Danny Baker is to start his own podcast after being fired by the BBC over a “racist” tweet about the Duke and Duchess of Sussex’s baby Archie.
The former radio host announced on Twitter that the twice-weekly podcast would have a similar format to his BBC Radio 5 Live show and will be broadcast next year.
He wrote: “My own stand alone podcast, featuring all the old firm and even the Sausage Sandwich Game, will begin in the new year.
“Emails encouraged, calls taken, subjects bizarre. A twice a week meeting, we can rule the world.”
Baker, 61, was dropped by the BBC earlier this year after tweeting a photo of a well-dressed couple holding hands with a suited chimpanzee, which was captioned: “Royal baby leaves hospital.”
The tweet came shortly after the arrival of the Duke and Duchess of Sussex’s first baby.
Meghan, who is mixed-race, and Prince Harry posed for pictures with their son, Archie Harrison Mountbatten-Windsor, on the same day the allegedly racist tweet was posted.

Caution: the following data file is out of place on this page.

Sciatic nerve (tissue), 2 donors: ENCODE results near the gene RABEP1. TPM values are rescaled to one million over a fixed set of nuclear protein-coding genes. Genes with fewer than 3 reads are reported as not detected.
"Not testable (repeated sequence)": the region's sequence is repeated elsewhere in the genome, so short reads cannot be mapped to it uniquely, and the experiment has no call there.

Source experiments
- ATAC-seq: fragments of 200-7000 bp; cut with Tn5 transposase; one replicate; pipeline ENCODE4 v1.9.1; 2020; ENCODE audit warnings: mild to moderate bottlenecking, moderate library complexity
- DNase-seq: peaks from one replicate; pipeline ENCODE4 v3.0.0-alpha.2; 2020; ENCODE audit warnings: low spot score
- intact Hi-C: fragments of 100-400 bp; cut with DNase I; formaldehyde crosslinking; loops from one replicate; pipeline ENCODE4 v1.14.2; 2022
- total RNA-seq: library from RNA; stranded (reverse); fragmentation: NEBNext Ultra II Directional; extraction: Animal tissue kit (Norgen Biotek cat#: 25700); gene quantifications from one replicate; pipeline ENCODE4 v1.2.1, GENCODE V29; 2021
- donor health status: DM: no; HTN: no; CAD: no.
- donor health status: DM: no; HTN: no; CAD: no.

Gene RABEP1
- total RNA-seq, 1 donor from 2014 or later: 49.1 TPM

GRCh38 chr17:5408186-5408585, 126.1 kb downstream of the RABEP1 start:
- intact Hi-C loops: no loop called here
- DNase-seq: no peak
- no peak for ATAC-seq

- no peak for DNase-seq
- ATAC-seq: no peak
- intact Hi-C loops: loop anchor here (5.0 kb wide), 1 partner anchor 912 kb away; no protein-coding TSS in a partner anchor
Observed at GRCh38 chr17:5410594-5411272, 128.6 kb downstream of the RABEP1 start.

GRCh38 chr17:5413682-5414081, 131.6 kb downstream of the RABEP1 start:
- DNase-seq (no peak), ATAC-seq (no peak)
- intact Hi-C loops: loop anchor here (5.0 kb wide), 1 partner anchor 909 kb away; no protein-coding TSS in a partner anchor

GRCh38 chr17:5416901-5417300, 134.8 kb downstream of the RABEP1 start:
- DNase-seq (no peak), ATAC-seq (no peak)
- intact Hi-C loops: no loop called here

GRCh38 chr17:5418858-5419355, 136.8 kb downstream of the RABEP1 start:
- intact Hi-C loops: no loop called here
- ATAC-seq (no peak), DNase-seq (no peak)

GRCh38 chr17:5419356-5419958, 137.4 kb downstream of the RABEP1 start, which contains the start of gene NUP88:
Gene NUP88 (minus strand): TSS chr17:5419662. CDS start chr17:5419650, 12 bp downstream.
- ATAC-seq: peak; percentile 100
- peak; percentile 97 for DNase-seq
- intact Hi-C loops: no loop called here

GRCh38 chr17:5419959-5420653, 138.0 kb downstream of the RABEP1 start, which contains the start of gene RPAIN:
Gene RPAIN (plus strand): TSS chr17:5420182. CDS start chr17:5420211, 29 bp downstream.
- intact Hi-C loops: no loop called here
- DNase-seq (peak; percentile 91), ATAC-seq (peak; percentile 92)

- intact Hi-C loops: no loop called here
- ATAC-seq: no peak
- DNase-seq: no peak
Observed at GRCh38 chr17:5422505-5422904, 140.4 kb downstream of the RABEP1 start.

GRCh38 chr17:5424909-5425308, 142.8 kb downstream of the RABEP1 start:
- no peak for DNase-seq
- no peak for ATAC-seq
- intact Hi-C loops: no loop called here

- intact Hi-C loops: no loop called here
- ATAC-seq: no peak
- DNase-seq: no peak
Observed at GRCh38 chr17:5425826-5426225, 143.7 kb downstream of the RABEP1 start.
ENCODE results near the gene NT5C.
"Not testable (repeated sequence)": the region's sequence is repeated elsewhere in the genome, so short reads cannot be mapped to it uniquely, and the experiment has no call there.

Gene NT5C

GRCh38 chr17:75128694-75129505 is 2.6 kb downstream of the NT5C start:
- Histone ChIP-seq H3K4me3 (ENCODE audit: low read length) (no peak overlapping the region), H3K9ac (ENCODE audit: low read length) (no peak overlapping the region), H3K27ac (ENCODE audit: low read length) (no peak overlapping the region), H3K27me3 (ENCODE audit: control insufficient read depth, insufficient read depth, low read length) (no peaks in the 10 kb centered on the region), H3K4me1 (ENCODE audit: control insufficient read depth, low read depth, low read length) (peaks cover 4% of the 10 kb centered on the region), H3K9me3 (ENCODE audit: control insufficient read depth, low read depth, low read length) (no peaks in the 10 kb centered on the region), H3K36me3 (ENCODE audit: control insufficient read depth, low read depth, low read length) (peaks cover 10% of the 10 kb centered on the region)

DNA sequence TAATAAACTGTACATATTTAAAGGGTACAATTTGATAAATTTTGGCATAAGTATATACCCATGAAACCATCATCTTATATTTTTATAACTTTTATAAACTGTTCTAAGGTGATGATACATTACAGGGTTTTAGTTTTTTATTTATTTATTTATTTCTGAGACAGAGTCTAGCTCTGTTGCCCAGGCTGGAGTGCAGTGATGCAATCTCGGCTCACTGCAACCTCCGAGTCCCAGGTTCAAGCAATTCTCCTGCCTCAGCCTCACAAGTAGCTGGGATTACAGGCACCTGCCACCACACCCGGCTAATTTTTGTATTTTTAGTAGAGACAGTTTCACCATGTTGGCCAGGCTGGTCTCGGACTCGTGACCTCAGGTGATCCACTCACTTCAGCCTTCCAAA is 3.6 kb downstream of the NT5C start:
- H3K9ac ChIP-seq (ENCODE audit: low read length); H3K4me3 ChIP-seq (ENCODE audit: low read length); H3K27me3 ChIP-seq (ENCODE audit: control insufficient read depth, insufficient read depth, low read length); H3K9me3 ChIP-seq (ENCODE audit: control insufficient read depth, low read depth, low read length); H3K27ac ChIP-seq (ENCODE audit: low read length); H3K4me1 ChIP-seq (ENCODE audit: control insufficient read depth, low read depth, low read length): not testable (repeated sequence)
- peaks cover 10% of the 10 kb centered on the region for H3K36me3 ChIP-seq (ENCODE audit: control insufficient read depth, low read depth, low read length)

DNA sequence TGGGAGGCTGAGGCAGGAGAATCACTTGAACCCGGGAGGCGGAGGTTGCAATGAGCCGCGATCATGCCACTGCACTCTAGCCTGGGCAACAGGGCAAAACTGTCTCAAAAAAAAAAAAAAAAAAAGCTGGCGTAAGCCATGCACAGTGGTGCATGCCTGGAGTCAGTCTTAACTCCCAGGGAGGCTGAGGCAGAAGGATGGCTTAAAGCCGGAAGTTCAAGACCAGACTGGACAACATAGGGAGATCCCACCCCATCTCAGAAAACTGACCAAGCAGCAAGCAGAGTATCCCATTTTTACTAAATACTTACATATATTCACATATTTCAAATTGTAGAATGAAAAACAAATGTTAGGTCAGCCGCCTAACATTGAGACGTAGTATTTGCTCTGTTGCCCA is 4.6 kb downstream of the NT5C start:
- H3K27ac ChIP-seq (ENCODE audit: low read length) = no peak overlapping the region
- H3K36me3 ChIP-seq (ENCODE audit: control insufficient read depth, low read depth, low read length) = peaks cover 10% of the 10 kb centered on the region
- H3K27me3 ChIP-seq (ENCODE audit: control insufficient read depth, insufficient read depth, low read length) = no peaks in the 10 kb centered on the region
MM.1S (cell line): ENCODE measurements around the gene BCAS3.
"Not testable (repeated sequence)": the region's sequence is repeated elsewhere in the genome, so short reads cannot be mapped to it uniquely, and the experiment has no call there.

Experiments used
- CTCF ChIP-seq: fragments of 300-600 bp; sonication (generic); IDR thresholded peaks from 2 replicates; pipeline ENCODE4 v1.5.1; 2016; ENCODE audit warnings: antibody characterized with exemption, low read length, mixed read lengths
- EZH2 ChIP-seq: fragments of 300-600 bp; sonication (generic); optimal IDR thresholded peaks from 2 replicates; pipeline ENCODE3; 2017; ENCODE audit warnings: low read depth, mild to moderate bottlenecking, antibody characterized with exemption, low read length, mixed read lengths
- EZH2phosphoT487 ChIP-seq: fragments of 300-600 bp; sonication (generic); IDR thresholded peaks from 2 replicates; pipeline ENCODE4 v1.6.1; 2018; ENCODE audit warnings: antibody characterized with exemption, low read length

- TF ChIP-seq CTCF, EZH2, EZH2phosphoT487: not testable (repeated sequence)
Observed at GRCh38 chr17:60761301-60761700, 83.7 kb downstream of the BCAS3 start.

Baker was forced to delete his tweet and apologise after facing backlash.
He admitted the tweet was “ridiculous, stupid and idiotic” but denied he was a racist.
The presenter wrote: “Sorry my gag pic of the little fella in the posh outfit has whipped some up. Never occurred to me because, well, mind not diseased.
“Soon as those good enough to point out its possible connotations got in touch, down it came. And that’s it.”
The BBC said Baker’s tweet was a “serious error of judgement”.
Baker said the day he was sacked was one of the “worst days” of his life and criticised BBC bosses over the handling of the controversy.
He said the phone call he received was a “masterclass of pompous faux-gravity” and claimed the corporation “literally threw me under the bus”.
Fans complained of “double standards” after comedian Jo Brand, who made a joke about dousing politicians with battery acid, did not face similar action from the BBC.
A police investigation into Baker’s tweet was dropped by Scotland Yard after it found the post did not merit criminal behaviour.
In a statement, it said it would be taking “no further action”.